Around 100 participants from a diverse group of researchers, policymakers, civil society, representatives of international organizations and corporate sector attended this seminar co-hosted by NCAER and 3ie. The event was held in the new Conference Centre offering world-class facilities at NCAER. Participants working on development economics, impact evaluation, for the government and the technology sector discussed on a variety of topics on how to leverage open government, data and research to strengthen public policymaking in India.
Advocates of open government believe that civil society and researchers should have access to all government data and analysis. The argument goes that having this information will allow researchers to produce and validate evidence for policymaking, and will allow the public to be better informed. Policymakers will, in turn, be more apt to listen to a better-informed public. Under what conditions does such a virtuous circle operate best, and what are key entry points to jump start such a circle? Central to this case of seamless information flows is the role now of social media, big data, AI, and machine learning. This brings into play concerns about privacy, ethics, inclusion and sovereignty, crucial issues for development practitioners and evaluators to explore. How can the accountability of the underlying evidence and of policymaking itself be best served in a fast-moving digital world? The proceedings of the seminar brought offered suggestions on many such challenges.
Shekhar Shah, NCAER and Emmanuel Jimenez, 3ie delivered remarks at the opening of the seminar. The first session explored the conditions under which there is a virtuous circle of open government and data that leads to good evidence and to good policymaking that further reinforces the openness of data and government. The panelists were Avani Kapur, Accountability Initiative, Parth Shah, Centre for Civil Society, Rahul Matthan, Trlegal and was the session was chaired by Dr Shah. In the second session, discussions focused on how the digital world is transforming the generation and transmission of evidence and how its speed should be leveraged to enhance sound policymaking without some of its collateral costs. It was chaired by Marie Gaarder, 3ie and the panelists were Aparna Krishnan, J-Pal SA, C N Raghupati, Infosys and Renuka Sane, NIPFP.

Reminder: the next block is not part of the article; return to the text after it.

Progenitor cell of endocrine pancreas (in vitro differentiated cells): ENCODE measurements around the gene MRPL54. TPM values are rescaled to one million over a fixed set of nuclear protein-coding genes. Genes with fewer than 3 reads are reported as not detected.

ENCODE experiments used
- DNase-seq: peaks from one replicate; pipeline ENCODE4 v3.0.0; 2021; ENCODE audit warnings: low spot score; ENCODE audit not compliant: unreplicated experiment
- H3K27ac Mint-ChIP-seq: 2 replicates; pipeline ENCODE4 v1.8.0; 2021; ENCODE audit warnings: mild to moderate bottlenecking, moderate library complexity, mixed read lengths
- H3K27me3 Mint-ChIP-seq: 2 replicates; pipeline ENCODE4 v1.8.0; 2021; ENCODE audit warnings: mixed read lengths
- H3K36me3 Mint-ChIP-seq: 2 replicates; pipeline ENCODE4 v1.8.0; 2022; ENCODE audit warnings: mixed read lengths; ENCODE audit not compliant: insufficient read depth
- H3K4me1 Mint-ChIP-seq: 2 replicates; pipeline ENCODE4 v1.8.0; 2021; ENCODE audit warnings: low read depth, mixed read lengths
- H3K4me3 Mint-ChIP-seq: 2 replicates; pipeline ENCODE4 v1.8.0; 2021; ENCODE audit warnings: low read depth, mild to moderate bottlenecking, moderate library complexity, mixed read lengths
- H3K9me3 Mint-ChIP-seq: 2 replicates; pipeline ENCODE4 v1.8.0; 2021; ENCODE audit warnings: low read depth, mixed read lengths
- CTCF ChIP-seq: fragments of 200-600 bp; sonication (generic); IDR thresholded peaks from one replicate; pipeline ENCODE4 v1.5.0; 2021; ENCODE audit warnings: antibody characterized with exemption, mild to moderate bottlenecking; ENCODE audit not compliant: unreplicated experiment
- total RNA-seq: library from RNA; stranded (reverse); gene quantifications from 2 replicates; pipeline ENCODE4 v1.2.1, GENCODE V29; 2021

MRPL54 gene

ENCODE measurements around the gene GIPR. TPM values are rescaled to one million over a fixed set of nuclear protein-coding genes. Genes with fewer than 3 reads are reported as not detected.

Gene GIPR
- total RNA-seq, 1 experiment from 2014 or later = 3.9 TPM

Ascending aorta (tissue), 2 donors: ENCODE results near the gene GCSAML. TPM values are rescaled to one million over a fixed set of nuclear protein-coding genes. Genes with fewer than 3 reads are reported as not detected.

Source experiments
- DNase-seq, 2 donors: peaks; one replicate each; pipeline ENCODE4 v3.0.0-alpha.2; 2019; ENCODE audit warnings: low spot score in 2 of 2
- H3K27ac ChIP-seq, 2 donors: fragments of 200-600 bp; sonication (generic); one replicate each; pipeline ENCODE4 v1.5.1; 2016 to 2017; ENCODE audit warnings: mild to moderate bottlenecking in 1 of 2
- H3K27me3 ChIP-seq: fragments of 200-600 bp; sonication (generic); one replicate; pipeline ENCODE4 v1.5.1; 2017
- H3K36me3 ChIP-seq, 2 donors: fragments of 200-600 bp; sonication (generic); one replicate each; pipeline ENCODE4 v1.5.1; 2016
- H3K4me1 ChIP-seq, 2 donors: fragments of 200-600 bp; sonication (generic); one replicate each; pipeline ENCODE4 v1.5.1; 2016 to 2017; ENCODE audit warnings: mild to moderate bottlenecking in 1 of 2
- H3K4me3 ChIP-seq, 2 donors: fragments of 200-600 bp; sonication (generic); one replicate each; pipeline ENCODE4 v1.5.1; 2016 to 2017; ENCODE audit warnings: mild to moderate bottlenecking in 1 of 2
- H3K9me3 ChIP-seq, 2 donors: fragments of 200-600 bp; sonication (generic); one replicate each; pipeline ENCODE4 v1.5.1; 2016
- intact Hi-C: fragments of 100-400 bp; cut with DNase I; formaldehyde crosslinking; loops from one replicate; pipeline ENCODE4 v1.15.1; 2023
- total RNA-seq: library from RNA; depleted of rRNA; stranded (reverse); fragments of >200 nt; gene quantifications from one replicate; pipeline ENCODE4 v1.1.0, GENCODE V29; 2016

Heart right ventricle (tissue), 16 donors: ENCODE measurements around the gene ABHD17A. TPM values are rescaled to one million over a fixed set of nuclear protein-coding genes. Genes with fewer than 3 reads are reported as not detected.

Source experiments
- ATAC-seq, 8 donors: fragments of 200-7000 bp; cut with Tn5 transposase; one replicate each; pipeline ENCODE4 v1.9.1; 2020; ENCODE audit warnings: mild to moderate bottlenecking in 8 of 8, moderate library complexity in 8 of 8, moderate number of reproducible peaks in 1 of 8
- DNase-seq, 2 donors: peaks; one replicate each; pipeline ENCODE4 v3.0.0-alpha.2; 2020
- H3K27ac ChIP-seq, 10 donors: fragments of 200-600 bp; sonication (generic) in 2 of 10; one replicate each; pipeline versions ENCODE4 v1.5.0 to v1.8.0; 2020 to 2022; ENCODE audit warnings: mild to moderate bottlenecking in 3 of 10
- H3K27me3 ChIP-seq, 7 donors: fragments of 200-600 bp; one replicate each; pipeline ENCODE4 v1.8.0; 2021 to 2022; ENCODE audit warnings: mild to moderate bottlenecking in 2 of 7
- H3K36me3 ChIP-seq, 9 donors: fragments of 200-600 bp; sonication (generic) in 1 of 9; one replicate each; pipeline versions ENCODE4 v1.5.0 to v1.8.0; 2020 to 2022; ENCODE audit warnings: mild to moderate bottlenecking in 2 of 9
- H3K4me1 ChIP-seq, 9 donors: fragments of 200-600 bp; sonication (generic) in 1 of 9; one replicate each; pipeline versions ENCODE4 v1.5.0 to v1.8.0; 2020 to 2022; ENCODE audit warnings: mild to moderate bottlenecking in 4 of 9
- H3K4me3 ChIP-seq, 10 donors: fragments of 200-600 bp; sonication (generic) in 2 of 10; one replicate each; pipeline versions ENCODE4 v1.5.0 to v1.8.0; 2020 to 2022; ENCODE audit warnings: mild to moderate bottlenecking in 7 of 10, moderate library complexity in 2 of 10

In his Keynote address, Amitabh Kant, Niti Ayog stressed on the need to setup a national open data and analytics platform that can stitch together datasets of government departments. “Data has to be made available for researchers, academicians and young start-ups to work on. Without data there can be no governance, no transformation, and no on-ground changes”, he said.
Co-hosted by NCAER, this seminar was a part of 3ie’s 2019 Delhi Evidence Week, Beyond good intentions: from action to impact. 3ie supports the generation and effective use of high-quality evidence to inform decision-making and improve the lives of people living in poverty in low- and middle-income countries. It provides guidance and support to produce, synthesise and assure the quality of evidence of what works, for whom, how, why and at what cost.
NCAER has served the nation well with its rich offering of applied policy research, unique economic and social data sets, evaluations, and policy inputs for over 60 years. NCAER’s work covers the entire spectrum of public policy, from macroeconomics to poverty. NCAER researchers generate and analyse empirical evidence to support and inform public policy choices in these areas. NCAER is one of a handful of think-tanks globally that combine rigorous analysis and policy outreach with deep, scientific field data collection capabilities.